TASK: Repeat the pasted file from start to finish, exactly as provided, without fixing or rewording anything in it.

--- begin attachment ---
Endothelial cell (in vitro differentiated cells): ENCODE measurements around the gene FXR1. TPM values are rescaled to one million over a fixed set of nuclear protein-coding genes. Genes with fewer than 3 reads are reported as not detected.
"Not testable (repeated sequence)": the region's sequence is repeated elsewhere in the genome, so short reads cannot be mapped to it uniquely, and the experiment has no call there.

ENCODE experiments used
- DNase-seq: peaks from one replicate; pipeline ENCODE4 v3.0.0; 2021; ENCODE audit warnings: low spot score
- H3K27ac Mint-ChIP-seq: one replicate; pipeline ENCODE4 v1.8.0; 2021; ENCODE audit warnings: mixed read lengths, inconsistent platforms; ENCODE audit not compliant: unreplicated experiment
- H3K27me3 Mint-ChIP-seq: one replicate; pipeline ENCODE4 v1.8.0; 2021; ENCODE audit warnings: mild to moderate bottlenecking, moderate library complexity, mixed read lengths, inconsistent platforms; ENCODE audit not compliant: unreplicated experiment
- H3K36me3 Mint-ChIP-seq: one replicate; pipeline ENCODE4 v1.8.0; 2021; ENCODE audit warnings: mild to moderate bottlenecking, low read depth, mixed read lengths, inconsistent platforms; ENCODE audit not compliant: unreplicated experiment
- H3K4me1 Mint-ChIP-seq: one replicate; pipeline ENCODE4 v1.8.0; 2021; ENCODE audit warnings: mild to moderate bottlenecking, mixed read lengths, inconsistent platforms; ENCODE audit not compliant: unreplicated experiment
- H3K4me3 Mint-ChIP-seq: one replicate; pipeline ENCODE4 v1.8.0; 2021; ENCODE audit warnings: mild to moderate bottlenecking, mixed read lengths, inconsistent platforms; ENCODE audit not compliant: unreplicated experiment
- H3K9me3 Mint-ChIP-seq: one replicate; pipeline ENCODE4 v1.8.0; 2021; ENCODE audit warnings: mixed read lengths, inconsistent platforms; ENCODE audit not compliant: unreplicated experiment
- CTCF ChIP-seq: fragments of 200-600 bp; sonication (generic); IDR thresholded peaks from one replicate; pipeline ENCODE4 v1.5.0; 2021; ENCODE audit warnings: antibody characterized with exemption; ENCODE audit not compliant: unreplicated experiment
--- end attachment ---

Endothelial cell (in vitro differentiated cells): ENCODE measurements around the gene FXR1. TPM values are rescaled to one million over a fixed set of nuclear protein-coding genes. Genes with fewer than 3 reads are reported as not detected.
"Not testable (repeated sequence)": the region's sequence is repeated elsewhere in the genome, so short reads cannot be mapped to it uniquely, and the experiment has no call there.

ENCODE experiments used
- DNase-seq: peaks from one replicate; pipeline ENCODE4 v3.0.0; 2021; ENCODE audit warnings: low spot score
- H3K27ac Mint-ChIP-seq: one replicate; pipeline ENCODE4 v1.8.0; 2021; ENCODE audit warnings: mixed read lengths, inconsistent platforms; ENCODE audit not compliant: unreplicated experiment
- H3K27me3 Mint-ChIP-seq: one replicate; pipeline ENCODE4 v1.8.0; 2021; ENCODE audit warnings: mild to moderate bottlenecking, moderate library complexity, mixed read lengths, inconsistent platforms; ENCODE audit not compliant: unreplicated experiment
- H3K36me3 Mint-ChIP-seq: one replicate; pipeline ENCODE4 v1.8.0; 2021; ENCODE audit warnings: mild to moderate bottlenecking, low read depth, mixed read lengths, inconsistent platforms; ENCODE audit not compliant: unreplicated experiment
- H3K4me1 Mint-ChIP-seq: one replicate; pipeline ENCODE4 v1.8.0; 2021; ENCODE audit warnings: mild to moderate bottlenecking, mixed read lengths, inconsistent platforms; ENCODE audit not compliant: unreplicated experiment
- H3K4me3 Mint-ChIP-seq: one replicate; pipeline ENCODE4 v1.8.0; 2021; ENCODE audit warnings: mild to moderate bottlenecking, mixed read lengths, inconsistent platforms; ENCODE audit not compliant: unreplicated experiment
- H3K9me3 Mint-ChIP-seq: one replicate; pipeline ENCODE4 v1.8.0; 2021; ENCODE audit warnings: mixed read lengths, inconsistent platforms; ENCODE audit not compliant: unreplicated experiment
- CTCF ChIP-seq: fragments of 200-600 bp; sonication (generic); IDR thresholded peaks from one replicate; pipeline ENCODE4 v1.5.0; 2021; ENCODE audit warnings: antibody characterized with exemption; ENCODE audit not compliant: unreplicated experiment